Wall Street Journal – Judge: $9.5B Environmental Judgment Against Chevron ‘Obtained by Corrupt Means’
A federal judge ruled in favor of Chevron Corp. on Tuesday in a civil racketeering case, saying a record $9.5 billion environmental judgment in Ecuador against the oil giant was “obtained by corrupt means.”
U.S. District Judge Lewis Kaplan found that New York lawyer Steven Donziger and his litigation team engaged in coercion, bribery, money laundering and other criminal conduct in pursuit of the 2011 verdict.
The decision barred Mr. Donziger and his two Ecuadorean co-defendants from profiting from the verdict.
The decision could hamper efforts to enforce the 2011 judgment by pursuing Chevron’s assets in Canada and elsewhere.
In a statement, Mr. Donziger said he intends to appeal the ruling, which he called: “an appalling decision resulting from a deeply flawed proceeding that overturns a unanimous ruling by Ecuador’s Supreme Court. We believe Judge Kaplan is wrong on the law and wrong on the facts and that he repeatedly let his implacable hostility toward me, my Ecuadorian clients, and their country infect his view of the case… We are confident we will be fully vindicated in the U.S., as we have been in Ecuador.
He added: “Nothing in Judge Kaplan’s ruling will prevent my clients from pursuing the judgment’s enforcement in other countries. The villagers deserve justice, and I am confident they will get it despite Chevron’s effort to flout the rule of law.”
Chevron called the ruling a “resounding victory” for Chevron and its stockholders. “It confirms that the Ecuadorean judgment against Chevron is a fraud and the product of a criminal enterprise,” the company said. “Steven Donziger and his associates can now be held accountable and will not be allowed to profit from their illegal acts.”
Han Shan, U.S. spokesperson for the Lago Agrio Plaintiffs in Ecuador, said after the ruling: “While the Ecuadoreans respect the rule of law in all countries, they do not accept this court’s jurisdiction nor this ruling. The affected communities long ago gave up hope that a U.S. court would provide them relief from Chevron’s contamination, which has taken their loved ones, poisoned their lands, and imperiled their cultures.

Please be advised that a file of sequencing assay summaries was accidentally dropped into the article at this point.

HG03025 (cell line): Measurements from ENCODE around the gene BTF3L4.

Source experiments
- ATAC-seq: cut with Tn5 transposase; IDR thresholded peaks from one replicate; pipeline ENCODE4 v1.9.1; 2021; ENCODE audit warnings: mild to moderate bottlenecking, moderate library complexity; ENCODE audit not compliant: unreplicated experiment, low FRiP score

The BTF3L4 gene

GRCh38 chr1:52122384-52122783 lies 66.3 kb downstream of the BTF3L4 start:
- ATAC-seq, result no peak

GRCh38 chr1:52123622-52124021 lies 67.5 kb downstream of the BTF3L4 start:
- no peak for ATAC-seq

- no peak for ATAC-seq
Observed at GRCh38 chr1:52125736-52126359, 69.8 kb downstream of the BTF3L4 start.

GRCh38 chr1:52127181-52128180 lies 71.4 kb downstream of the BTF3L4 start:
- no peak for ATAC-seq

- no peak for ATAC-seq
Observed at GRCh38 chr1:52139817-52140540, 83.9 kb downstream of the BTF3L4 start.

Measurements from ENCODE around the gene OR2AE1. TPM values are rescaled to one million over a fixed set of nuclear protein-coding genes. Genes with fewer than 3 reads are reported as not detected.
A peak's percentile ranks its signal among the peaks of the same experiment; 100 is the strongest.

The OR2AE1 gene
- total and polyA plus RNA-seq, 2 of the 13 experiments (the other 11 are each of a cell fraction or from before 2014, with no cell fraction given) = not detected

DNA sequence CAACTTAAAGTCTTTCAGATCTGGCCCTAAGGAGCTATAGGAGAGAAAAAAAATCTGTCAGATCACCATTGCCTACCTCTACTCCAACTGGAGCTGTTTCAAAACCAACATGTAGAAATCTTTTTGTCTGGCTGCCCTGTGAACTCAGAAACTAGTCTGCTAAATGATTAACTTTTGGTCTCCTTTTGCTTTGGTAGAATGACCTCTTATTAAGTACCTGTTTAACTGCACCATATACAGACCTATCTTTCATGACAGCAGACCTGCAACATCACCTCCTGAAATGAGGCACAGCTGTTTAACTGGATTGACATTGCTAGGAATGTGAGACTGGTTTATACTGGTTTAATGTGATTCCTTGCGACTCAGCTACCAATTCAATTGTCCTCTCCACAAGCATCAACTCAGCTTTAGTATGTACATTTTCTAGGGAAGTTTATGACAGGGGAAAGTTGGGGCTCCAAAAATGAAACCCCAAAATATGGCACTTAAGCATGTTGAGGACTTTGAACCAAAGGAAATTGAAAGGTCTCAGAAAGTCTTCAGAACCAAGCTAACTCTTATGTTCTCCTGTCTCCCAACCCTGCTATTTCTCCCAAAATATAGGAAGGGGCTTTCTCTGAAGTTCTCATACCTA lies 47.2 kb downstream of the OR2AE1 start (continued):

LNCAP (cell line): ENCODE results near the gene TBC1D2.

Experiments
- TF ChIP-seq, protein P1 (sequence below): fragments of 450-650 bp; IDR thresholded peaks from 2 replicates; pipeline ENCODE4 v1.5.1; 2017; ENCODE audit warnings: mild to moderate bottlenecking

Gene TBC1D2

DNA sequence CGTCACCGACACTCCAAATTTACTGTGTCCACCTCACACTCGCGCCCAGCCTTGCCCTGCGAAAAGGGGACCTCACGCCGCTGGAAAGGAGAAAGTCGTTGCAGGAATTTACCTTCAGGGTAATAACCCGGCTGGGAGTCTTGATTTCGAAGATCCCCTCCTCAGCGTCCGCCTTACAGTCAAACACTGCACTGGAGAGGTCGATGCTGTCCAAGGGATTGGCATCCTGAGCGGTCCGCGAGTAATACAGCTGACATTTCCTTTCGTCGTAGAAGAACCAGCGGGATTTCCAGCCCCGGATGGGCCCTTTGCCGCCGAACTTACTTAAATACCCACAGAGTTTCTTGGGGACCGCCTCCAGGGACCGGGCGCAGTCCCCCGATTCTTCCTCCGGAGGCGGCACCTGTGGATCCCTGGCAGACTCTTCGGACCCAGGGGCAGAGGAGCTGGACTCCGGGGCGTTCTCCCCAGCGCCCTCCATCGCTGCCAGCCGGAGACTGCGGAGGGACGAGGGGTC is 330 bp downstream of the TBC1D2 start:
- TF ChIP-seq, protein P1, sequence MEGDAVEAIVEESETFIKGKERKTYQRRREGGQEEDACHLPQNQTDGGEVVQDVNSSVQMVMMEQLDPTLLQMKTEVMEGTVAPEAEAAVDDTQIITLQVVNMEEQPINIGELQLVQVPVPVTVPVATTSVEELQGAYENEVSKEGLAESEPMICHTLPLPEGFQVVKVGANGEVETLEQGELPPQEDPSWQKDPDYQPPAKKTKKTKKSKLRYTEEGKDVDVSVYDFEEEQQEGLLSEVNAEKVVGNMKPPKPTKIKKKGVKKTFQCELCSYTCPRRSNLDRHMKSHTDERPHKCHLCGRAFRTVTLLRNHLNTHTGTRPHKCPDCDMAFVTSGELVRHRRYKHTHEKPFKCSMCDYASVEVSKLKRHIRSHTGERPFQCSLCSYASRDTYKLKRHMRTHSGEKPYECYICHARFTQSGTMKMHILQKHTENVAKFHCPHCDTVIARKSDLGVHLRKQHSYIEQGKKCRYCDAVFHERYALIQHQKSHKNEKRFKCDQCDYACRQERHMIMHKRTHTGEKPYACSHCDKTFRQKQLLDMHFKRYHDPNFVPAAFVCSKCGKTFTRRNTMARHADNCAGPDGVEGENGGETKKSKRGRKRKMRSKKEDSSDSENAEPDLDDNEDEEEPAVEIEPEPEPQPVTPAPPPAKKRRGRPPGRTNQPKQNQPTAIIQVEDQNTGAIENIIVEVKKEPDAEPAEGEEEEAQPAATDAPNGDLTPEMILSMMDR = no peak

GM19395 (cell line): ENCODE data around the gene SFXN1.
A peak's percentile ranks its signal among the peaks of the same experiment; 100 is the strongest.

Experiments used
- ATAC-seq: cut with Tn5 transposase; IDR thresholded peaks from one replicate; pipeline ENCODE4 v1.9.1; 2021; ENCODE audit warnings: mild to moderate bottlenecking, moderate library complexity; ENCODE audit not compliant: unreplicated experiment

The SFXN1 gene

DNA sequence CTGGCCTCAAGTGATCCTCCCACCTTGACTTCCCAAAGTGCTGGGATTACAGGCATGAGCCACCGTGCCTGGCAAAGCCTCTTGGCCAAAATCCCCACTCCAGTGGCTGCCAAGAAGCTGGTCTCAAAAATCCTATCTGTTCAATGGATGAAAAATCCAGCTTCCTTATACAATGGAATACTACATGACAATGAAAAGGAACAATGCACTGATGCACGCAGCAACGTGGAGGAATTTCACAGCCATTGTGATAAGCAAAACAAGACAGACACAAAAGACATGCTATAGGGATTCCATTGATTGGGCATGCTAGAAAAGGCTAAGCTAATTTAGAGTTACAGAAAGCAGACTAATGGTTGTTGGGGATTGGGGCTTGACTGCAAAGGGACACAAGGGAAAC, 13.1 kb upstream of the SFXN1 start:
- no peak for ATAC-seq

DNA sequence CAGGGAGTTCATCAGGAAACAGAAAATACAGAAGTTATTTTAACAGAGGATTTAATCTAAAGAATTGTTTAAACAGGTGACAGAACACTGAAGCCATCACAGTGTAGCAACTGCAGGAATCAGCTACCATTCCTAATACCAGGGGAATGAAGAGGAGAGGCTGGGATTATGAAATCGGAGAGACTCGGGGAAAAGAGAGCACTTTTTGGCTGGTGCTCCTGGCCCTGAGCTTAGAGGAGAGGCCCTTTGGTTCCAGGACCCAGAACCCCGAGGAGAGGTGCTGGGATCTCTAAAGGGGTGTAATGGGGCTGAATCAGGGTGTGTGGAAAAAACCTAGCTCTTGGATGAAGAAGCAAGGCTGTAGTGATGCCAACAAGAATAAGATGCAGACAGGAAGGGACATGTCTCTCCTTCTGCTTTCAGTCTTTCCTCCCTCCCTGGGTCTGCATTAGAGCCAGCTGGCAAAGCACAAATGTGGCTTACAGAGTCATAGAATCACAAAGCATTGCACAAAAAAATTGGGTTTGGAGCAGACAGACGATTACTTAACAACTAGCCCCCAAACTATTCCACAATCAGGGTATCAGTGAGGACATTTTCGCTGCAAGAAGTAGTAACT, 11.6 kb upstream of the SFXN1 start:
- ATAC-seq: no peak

“Their focus now is on enforcing their judgment in countries where they can receive a fair hearing about Chevron’s pollution of the rain forest and the company’s refusal to abide by a legitimate ruling from the courts in Ecuador, where Chevron demanded the case be heard. It is time for Chevron to end its abusive efforts at evading justice, and restore the indigenous people and villagers who suffer from the company’s terrible legacy.”
The ruling follows a six-week trial in Manhattan where Mr. Donziger faced an array of accusations leveled against him by Chevron. Both sides have spent millions battling in legal forums from Quito to The Hague.
Judge Kaplan said the defendants may not be allowed to benefit “in any way” from the contested judgment in Ecuador, and described the ultimate result as having “perverted” the course of justice.
“The wrongful actions of Donziger and his Ecuadorean legal team would be offensive to the laws of any nation that aspires to the rule of law, including Ecuador—and they knew it,” the judge wrote in a 485-page opinion issued Tuesday morning.
The case in New York stems from a 2003 lawsuit filed by a group of Ecuadorean villagers from the Lago Agrio region over decades-old pollution from oil exploration in the Amazon rain forest by Texaco Inc., which Chevron acquired in 2001.
Chevron has denied liability for any environmental damage, and accused Mr. Donziger and others who represented the plaintiffs of numerous misdeeds in Ecuador and the U.S. in order to extort billions from the oil giant.